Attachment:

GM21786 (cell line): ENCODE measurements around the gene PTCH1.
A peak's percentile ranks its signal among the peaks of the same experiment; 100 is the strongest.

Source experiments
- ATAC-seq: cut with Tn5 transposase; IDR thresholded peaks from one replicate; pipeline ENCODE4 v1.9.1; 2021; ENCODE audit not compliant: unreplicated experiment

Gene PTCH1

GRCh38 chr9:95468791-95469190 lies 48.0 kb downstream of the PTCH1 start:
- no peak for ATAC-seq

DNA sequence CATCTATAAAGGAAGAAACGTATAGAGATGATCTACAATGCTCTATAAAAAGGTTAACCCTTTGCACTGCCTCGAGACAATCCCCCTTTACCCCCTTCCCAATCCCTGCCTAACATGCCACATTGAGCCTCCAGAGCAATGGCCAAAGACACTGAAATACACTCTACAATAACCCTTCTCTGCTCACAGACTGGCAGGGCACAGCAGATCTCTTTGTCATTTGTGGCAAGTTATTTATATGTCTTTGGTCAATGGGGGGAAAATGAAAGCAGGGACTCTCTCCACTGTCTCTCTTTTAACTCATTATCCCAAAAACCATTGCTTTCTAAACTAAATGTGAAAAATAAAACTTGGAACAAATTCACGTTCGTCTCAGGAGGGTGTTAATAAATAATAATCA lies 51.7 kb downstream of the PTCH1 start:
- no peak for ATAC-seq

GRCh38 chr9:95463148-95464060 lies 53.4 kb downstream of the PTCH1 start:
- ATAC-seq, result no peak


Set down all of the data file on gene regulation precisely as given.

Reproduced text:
GM21786 (cell line): ENCODE measurements around the gene PTCH1.
A peak's percentile ranks its signal among the peaks of the same experiment; 100 is the strongest.

Source experiments
- ATAC-seq: cut with Tn5 transposase; IDR thresholded peaks from one replicate; pipeline ENCODE4 v1.9.1; 2021; ENCODE audit not compliant: unreplicated experiment

Gene PTCH1

GRCh38 chr9:95468791-95469190 lies 48.0 kb downstream of the PTCH1 start:
- no peak for ATAC-seq

DNA sequence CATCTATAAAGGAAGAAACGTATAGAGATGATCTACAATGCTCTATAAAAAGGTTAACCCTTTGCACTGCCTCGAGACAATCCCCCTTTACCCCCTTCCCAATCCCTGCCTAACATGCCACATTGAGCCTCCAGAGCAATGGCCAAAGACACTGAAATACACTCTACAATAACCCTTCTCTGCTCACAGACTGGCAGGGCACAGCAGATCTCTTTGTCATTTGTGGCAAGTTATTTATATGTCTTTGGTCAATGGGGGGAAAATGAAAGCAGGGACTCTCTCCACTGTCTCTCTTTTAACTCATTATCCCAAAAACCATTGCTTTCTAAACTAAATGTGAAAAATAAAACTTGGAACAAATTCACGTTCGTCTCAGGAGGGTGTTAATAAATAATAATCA lies 51.7 kb downstream of the PTCH1 start:
- no peak for ATAC-seq

GRCh38 chr9:95463148-95464060 lies 53.4 kb downstream of the PTCH1 start:
- ATAC-seq, result no peak